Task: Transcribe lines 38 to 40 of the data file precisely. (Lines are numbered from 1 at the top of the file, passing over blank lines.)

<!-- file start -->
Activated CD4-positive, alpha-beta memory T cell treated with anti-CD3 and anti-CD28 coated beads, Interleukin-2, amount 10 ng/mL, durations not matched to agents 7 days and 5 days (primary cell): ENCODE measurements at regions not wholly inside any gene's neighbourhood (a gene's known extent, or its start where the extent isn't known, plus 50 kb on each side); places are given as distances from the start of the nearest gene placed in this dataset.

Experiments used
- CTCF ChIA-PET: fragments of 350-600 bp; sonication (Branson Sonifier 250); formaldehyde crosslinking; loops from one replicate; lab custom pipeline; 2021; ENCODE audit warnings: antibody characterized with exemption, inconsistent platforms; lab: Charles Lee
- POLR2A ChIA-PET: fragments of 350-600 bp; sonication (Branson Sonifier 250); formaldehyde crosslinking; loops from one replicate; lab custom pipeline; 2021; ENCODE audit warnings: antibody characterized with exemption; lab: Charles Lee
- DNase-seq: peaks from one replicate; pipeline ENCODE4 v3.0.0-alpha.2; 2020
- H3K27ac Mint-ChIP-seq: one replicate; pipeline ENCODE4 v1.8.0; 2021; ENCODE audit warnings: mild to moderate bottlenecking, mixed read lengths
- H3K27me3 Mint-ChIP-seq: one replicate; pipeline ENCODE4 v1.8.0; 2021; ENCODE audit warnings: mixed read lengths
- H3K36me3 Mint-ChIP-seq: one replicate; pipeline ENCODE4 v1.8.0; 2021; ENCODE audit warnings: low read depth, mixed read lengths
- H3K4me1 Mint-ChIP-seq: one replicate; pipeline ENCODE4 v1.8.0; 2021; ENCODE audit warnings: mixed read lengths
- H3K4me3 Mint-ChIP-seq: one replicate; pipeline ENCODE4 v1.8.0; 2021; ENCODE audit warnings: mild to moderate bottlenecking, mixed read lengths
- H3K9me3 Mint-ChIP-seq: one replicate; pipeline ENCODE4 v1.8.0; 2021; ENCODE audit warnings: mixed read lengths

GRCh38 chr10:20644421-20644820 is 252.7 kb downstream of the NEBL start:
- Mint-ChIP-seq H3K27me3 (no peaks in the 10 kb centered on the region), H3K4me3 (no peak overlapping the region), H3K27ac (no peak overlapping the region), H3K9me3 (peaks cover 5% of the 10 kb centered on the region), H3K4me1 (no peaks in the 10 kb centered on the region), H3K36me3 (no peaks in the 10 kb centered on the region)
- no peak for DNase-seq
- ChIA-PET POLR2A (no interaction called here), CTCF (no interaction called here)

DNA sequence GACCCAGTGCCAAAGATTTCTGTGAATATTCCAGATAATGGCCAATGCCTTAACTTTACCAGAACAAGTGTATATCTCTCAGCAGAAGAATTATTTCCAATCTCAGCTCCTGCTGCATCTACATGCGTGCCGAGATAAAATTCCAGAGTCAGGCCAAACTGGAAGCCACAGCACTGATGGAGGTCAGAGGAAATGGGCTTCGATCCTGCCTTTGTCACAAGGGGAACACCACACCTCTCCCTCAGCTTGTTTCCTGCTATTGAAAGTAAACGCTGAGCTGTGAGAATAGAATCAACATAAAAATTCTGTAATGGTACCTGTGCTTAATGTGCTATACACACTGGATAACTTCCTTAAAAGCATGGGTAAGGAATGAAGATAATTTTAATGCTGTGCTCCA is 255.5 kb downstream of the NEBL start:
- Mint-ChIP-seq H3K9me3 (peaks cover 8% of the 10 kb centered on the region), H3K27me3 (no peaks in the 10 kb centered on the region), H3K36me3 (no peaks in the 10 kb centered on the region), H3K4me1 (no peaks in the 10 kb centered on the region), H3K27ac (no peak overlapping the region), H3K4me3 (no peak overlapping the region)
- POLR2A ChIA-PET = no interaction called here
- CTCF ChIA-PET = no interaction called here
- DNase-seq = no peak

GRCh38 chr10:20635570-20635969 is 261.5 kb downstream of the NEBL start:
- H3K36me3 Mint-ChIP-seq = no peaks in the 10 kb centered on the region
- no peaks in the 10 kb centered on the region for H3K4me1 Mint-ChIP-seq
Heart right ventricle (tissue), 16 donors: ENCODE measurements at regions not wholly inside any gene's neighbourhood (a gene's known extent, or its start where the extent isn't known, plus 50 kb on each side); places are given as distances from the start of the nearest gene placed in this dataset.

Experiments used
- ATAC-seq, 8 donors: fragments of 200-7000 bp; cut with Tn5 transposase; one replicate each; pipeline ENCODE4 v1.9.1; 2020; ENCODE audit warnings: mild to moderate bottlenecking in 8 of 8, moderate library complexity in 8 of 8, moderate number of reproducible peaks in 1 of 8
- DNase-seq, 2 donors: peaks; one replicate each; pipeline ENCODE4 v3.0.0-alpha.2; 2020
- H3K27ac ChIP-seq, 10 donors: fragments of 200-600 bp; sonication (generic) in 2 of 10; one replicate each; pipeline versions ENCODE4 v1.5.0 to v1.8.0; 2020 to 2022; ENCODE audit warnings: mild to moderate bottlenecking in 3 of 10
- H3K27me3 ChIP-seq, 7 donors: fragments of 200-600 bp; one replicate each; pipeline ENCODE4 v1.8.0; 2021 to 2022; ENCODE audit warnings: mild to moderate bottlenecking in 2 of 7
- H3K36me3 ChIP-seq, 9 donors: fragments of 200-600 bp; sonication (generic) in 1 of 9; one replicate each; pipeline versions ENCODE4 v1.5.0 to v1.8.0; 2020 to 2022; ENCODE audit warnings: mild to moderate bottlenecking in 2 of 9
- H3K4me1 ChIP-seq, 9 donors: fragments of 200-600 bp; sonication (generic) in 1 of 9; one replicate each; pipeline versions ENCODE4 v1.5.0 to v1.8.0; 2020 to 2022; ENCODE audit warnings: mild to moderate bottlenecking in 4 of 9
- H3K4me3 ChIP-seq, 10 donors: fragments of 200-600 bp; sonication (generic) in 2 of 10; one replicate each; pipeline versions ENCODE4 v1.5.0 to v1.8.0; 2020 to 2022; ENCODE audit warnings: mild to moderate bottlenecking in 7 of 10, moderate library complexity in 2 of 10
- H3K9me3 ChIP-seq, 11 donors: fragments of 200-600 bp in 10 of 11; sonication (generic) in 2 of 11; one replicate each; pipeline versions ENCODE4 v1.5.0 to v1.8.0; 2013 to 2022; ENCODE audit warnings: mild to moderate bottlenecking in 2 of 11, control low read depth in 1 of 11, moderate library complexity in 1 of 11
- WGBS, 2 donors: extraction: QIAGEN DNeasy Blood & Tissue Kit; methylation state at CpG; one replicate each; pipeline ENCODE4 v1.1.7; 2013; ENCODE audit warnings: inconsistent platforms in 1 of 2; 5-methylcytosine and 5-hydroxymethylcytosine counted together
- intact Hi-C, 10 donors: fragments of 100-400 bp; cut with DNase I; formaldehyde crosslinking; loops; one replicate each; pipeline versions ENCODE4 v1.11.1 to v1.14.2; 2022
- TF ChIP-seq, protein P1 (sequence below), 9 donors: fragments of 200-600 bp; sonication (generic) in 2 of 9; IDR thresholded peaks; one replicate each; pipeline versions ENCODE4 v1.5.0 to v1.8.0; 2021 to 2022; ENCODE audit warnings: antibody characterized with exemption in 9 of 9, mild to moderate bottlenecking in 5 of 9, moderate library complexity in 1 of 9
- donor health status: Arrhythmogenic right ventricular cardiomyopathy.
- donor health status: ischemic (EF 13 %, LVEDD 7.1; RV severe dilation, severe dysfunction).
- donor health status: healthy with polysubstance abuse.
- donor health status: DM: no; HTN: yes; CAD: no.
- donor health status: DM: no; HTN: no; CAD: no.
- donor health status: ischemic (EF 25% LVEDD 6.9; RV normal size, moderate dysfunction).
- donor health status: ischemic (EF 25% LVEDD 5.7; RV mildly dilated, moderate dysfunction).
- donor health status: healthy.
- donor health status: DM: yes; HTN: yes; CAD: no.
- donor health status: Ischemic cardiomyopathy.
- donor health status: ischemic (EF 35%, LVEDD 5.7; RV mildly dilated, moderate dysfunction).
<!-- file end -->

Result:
- donor health status: ischemic (EF 13 %, LVEDD 7.1; RV severe dilation, severe dysfunction).
- donor health status: healthy with polysubstance abuse.
- donor health status: DM: no; HTN: yes; CAD: no.